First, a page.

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For my mathematics assignment I am using polynomial interpolation to solve certain problems and I end up with the following scenario:

$\begin{bmatrix}... & 0 &0 & 0 & 1\\... &1^3 & 1^2 & 1 & 1\\ ... &2^3 & 2^2 & 2 & 1\\... &3^3 & 3^2 & 3 & 1\\ \unicode{x22F0} & \vdots & \vdots & \vdots & \vdots\end{bmatrix}^{-1} \unicode{x22c5} \begin{bmatrix}a\\b\\c\\d\\ \vdots \end{bmatrix}$

Where the value in the rows of the produced single-column matrix correspond to the coefficients of an infinite-polynomial with decreasing powers.

I was wondering is there was a way to either invert this infinite matrix or find what happens to the polynomial as I increase the size of the matrices used (e.g. see if it approaches another function's taylor or power series)

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I'm not sure, whether the following is tranferable to your lhs-matrix because I only use this matrix in a mirrored form, calling it "Vandermonde-matrix" $ZV$.

Surely the infinite-size version cannot be inverted and sequences of finitely sized matrices with increasing size have increasing and strongly diverging determinant, so I think it is unlikely that you could approximate to a meaningful limit when you actually take matrices of finite size and recompute the inverse with always increasing size.

But I used the LDU-decomposition of my version of the Vandermondematrix arriving at two triangular matrix-factors and one diagonal matrix, whose entries don't change when the size is altered, so a inversion of the factors even when infinite size seems possible and all entries of all three factors and of their principal inverses have a simple structure so that you can formally define series occuring by the dot-products.

So if I take

VZ = 
  1  0   0    0    0     0 ...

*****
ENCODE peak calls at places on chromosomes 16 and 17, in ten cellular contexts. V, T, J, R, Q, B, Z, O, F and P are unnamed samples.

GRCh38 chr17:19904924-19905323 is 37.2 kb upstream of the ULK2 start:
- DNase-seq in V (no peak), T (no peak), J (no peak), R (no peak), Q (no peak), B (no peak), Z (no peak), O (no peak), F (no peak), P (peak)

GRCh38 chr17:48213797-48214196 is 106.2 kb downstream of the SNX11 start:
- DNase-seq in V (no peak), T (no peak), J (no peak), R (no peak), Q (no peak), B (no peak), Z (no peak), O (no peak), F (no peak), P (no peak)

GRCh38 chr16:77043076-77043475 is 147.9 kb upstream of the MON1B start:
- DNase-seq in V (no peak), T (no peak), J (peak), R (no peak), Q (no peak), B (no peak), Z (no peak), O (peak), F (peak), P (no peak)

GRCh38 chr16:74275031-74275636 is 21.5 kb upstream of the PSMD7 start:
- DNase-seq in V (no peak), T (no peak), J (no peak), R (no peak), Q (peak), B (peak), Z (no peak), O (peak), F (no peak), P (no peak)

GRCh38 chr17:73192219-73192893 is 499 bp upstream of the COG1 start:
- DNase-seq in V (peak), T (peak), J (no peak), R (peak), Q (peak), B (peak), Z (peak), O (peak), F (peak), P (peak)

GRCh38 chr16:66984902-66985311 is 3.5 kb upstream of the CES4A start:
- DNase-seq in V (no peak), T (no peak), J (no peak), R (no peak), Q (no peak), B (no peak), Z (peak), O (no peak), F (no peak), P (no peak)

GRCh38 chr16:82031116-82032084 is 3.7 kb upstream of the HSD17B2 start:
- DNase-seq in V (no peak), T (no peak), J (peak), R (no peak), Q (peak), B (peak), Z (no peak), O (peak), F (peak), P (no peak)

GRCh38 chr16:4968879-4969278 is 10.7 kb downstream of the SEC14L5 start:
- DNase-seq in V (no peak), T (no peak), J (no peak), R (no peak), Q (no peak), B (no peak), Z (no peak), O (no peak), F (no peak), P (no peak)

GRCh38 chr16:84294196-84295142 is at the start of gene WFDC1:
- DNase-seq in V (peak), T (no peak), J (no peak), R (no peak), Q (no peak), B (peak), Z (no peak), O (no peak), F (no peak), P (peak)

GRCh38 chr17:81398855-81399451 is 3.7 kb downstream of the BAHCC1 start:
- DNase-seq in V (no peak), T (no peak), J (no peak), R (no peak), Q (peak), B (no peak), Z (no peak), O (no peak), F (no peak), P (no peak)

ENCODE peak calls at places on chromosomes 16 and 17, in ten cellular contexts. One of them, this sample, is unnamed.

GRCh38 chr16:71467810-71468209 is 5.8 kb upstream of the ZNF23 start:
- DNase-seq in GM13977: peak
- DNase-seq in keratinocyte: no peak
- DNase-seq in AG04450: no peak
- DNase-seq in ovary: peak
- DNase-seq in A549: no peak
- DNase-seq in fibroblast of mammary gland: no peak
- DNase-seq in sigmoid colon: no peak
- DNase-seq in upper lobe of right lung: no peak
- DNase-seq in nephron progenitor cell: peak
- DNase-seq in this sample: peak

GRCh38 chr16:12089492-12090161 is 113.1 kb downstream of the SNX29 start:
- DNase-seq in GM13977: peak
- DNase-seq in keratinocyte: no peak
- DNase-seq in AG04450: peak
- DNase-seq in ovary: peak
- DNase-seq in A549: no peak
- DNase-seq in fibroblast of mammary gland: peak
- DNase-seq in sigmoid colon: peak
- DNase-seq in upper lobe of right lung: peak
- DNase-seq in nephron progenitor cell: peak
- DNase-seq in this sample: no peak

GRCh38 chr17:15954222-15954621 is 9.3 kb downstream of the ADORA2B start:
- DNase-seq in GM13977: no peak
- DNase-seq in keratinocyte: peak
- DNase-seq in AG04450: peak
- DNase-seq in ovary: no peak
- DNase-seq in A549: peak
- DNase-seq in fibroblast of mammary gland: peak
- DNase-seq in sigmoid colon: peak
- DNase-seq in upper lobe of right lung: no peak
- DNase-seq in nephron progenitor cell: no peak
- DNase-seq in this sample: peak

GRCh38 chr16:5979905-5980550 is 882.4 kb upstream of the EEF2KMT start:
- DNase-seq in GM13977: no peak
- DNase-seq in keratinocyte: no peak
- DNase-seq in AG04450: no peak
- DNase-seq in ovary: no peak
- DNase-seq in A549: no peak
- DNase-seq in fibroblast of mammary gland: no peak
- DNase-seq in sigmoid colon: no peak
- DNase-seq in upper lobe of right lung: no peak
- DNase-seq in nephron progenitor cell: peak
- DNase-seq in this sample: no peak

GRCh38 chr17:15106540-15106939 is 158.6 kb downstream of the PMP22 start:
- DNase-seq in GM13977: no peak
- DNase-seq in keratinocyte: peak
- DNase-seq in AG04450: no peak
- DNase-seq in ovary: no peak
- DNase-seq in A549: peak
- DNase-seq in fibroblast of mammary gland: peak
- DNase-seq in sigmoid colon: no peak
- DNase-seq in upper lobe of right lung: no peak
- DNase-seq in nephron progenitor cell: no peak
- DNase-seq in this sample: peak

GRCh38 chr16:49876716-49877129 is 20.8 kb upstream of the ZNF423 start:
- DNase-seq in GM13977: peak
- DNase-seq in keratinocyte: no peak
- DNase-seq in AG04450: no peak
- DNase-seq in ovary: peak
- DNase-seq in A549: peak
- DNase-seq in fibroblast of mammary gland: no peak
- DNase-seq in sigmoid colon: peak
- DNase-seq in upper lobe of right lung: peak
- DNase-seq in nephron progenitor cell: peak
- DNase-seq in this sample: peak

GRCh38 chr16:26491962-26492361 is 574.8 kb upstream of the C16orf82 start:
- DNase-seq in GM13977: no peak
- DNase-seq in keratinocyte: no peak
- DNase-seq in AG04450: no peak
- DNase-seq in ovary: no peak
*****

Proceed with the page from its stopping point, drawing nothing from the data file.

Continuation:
1  1   1    1    1     1 ...
  1  2   4    8   16    32 ...
  1  3   9   27   81   243 ...
  1  4  16   64  256  1024 ...
  1  5  25  125  625  3125 ...
 ...                  

and do the LDU-decomposition into three matrix-factors

 L*D*U = VZ    
 L =   (Pascalmatrix)    // the inverse is the same just with signed entries
  1  .   .   .  .  .
  1  1   .   .  .  .
  1  2   1   .  .  .
  1  3   3   1  .  .
  1  4   6   4  1  .
  1  5  10  10  5  1

  D = (diagonal of factorials)  // the inverse has reciprocal factorials
  1  .  .  .   .    .
  .  1  .  .   .    .
  .  .  2  .   .    .
  .  .  .  6   .    .
  .  .  .  .  24    .
  .  .  .  .   .  120


 U =  (Stirlingnumbers 2nd kind)  // inverse has Stirlingnumbers 1st kind
  1  0  0  0  0   0
  .  1  1  1  1   1
  .  .  1  3  7  15
  .  .  .  1  6  25
  .  .  .  .  1  10
  .  .  .  .  .   1

then your result should be somehow equivalent to

   U^-1 * D^-1 * L^-1 * column([a,b,c,d,e,...] )            

where possibly a method of divergent summation should be assigned to the last product

 P= ( D^-1 * L^-1 * column([a,b,c,d,e,...]) ) 
 U^-1 *_(div summation included) P        // this is not always doable

Sometimes (if [a,b,c,...] behave nicely) the parenthese $P$ in the latter formula gives a vector with only finitely many nonzero entries, then the formula for the final result gives only finite -and thus exact- sums.

But actually, given your definition of such a row-mirrored Vandermonde-matrix, I don't know whether your problem is even well-defined at all ...

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    $\begingroup$ Thank you! I was able to use the LDU decomposition to find an expression for the components of the inverse matrix. Turns out if I reversed my matrix to match the Vandermonde one it outputs the same results but in reverse which happens to work in my favour anyway. $\endgroup$ – Toadfuture Sep 29 '18 at 5:14
  • $\begingroup$ @Toadfuture: Glad to being helpful! $\endgroup$ – Gottfried Helms Sep 29 '18 at 6:46

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